Whether you had a rough time putting up your Christmas lights this year or you’re dreading taking them down after the holiday, there’s a solution to your problems: Permanent Christmas lights. Here’s what you need to know.
What Are Permanent Christmas Lights?
Christmas lights look lovely, and who doesn’t enjoy the look of homes festively lit in warm whites or multi-color strands? But not many people enjoy balancing on ladders, clipping lights to gutters and eaves, and all with the thought at the back of their mind that they might spend the holiday season banged up after taking a spill off the ladder, Clark Griswold-style.
But yet, if you left your Christmas lights up year-round, they would not only look unsightly, but they’d also wear out quickly. Christmas lights might be weather-resistant, but they aren’t intended to be left on your home for years at a time.
The solution? Permanent Christmas lights are a kind of residential architectural lighting you install once and use not just at Christmas but for holidays all year round and even day-to-day lighting. Think of it like the smart Christmas lights you might put on your tree, but scaled up for your entire home and left up all year.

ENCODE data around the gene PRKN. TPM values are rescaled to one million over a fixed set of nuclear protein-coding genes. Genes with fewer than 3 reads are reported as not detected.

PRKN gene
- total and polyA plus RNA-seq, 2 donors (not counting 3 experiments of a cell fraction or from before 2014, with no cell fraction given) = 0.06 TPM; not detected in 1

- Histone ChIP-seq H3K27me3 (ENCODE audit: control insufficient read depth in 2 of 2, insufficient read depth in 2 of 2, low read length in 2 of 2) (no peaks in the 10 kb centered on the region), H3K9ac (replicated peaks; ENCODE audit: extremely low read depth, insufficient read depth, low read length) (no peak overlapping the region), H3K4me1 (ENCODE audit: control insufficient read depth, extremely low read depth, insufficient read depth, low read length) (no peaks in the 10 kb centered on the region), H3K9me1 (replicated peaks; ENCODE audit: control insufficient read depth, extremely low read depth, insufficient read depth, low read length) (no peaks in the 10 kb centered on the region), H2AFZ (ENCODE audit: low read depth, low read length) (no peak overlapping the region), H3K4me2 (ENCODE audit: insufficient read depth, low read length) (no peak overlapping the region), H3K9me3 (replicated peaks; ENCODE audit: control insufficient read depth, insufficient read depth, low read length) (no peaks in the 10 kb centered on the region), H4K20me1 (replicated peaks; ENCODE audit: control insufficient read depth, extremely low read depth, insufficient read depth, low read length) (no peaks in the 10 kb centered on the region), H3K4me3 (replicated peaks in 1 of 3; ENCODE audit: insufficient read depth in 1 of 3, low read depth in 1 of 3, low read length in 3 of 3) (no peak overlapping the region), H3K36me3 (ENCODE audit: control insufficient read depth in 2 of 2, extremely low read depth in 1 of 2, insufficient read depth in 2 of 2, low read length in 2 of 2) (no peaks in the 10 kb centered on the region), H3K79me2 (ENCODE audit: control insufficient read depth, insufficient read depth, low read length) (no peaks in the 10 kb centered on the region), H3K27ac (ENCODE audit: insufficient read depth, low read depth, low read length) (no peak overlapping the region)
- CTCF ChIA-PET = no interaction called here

The lights are made up of a series of bright LED modules affixed along the soffit, trim work, or both and concealed in specialty plastic or aluminum channels designed to blend in with your home’s color.
If you look closely when the lights are turned off, you can see them the same way you can see soffit vents. But they blend in well enough to look like part of the home, not strings of wires tacked down everywhere.
And you’re not limited to just warm white. Not only are permanent Christmas lights customizable with multiple colors, they can also do patterns, light shows, and are individually addressable for as much holiday customization as you can stand. Check out the video above, showcasing Gemstone Lights permanent Christmas lights to see them in action.
How Much Do Permanent Christmas Lights Cost?
You can take three approaches to installing permanent Christmas lights: professional installation, DIY installation with professional hardware, and DIY installation with consumer-grade off-the-shelf materials.
All things considered, this is the approach we’d recommend if you’re serious about permanent Christmas lights. If you want it done quickly, without you risking your neck on a ladder, and you want tech support and help if one of the modules burns out, then using an authorized installer is the way to go.